Adams Glacier - Mt Adams' North Face
For those with the appropriate skills and equipment, the Adams Glacier boasts a greater technical challenge and more solitude than the south side routes. The approach passes quickly through pleasant, dry pine forests. Campsites can be situated among beautiful meadows with plenty of running water. This is my favorite side of the mountain.
Steeper and more technical than the more popular South Spur route, it is still doable by most competent mountaineers with ice climbing experience. Climbers can expect a lot of moderately steep terrain punctuated by shorter, steeper sections that may require a belay.
The best time to attempt this route is late spring (after the road to the trailhead melts out) through early summer. Usually June - early July. Later in season will mean a more broken up glacier and more rock fall on the descent.
Although doable car to car in a long day, the camping is so pleasant it makes up for carrying a heavier pack. Two days allows for a leisurely approach hike and time to admire the alpine meadows.
Getting ThereFrom Randle, Washington on US 12, east of I-5, drive 32 miles on road 23. Turn left on road 2329, past Taklakh Lake in 2 miles, reaching the trailhead in 5.7 miles.
Route DescriptionThe nature of the route, a giant icefall, means that the route may change considerably from year to year and throughout the season. The route one chooses to follow will largely be dictated by crevasses and seracs.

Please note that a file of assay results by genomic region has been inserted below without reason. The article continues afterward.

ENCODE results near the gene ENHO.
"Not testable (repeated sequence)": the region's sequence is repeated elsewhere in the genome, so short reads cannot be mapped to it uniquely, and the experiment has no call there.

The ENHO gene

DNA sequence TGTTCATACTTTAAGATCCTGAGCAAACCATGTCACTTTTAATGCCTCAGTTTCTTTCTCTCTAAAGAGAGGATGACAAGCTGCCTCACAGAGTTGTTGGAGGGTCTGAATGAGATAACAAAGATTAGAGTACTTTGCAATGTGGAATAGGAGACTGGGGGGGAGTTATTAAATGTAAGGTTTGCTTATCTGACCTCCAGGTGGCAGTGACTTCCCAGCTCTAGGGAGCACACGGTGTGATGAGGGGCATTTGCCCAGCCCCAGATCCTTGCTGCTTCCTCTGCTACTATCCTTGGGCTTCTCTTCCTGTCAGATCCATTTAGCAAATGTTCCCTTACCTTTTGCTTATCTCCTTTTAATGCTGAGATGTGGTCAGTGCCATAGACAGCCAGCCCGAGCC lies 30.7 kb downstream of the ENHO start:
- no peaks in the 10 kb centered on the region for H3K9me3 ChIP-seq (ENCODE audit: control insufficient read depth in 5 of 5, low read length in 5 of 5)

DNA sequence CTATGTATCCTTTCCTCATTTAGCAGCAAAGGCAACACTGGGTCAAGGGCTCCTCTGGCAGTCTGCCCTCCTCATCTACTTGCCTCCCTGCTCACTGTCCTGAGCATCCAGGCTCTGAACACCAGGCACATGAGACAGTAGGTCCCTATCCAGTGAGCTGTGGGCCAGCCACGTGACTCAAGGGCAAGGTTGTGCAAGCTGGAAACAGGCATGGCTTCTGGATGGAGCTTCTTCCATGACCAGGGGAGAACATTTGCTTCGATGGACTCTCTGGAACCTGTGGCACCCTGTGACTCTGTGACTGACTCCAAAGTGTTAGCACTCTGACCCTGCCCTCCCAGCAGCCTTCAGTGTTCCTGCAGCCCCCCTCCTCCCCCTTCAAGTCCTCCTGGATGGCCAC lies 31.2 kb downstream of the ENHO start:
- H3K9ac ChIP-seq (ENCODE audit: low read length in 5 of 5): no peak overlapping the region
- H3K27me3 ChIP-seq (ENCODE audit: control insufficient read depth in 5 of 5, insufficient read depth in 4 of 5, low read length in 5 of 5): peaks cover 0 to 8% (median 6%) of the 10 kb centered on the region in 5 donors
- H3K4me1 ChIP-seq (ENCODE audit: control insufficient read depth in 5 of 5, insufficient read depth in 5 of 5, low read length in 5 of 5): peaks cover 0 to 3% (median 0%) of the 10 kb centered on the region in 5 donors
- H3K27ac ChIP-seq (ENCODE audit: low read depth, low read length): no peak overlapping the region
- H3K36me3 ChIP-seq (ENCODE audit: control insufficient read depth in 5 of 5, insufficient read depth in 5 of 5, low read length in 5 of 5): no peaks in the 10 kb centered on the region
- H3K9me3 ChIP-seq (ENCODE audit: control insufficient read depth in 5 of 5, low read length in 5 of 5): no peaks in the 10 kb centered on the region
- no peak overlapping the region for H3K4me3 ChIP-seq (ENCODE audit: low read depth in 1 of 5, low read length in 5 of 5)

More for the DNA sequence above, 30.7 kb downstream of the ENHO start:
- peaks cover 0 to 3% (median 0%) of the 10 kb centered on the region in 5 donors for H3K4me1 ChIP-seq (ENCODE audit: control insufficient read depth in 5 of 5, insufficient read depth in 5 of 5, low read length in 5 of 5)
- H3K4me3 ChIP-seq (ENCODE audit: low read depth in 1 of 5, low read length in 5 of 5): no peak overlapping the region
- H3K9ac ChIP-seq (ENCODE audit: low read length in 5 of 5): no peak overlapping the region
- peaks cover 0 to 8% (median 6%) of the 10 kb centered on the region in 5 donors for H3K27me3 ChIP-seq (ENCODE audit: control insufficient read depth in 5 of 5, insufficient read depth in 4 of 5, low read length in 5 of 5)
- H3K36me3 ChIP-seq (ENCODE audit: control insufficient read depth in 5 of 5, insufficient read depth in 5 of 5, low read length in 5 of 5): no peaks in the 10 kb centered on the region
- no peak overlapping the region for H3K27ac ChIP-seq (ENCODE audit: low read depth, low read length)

Begin climbing on low angle glacier at 7,000 feet. As the angle steepens the glacier will become more broken up and short, steep sections will be encountered. A good stategy is to stick to the right hand side until able to cut back left, high on the glacier to gain the summit plateau. The summit is reached after a long (1/2 mile) trudge across the high glacial plateau.
Descend via the North Ridge back to your campsite. The North Ridge is not technical, but is relatively exposed in places and has steep snow and loose rock. Take your time.
4-5 long ice screws
Crevasse rescue gear
External LinksLink to a trip report by Loren and Hannah. The photos nicely depict some of the challenges one can expect on the route. Adams Glacier Trip Report
Another nice trip report: Adams Glacier Trip Report
Additional resourcesGood descriptions of the approach and route can be found in the following guidebooks:
Selected Climbs in the Cascades, Volume I Jim Nelson and Peter Potterfield.
Cascade Alpine Guide, Climbing and High Routes. 1: Columbia River to Stevens Pass. Fred Beckey. Published by the Mountaineers.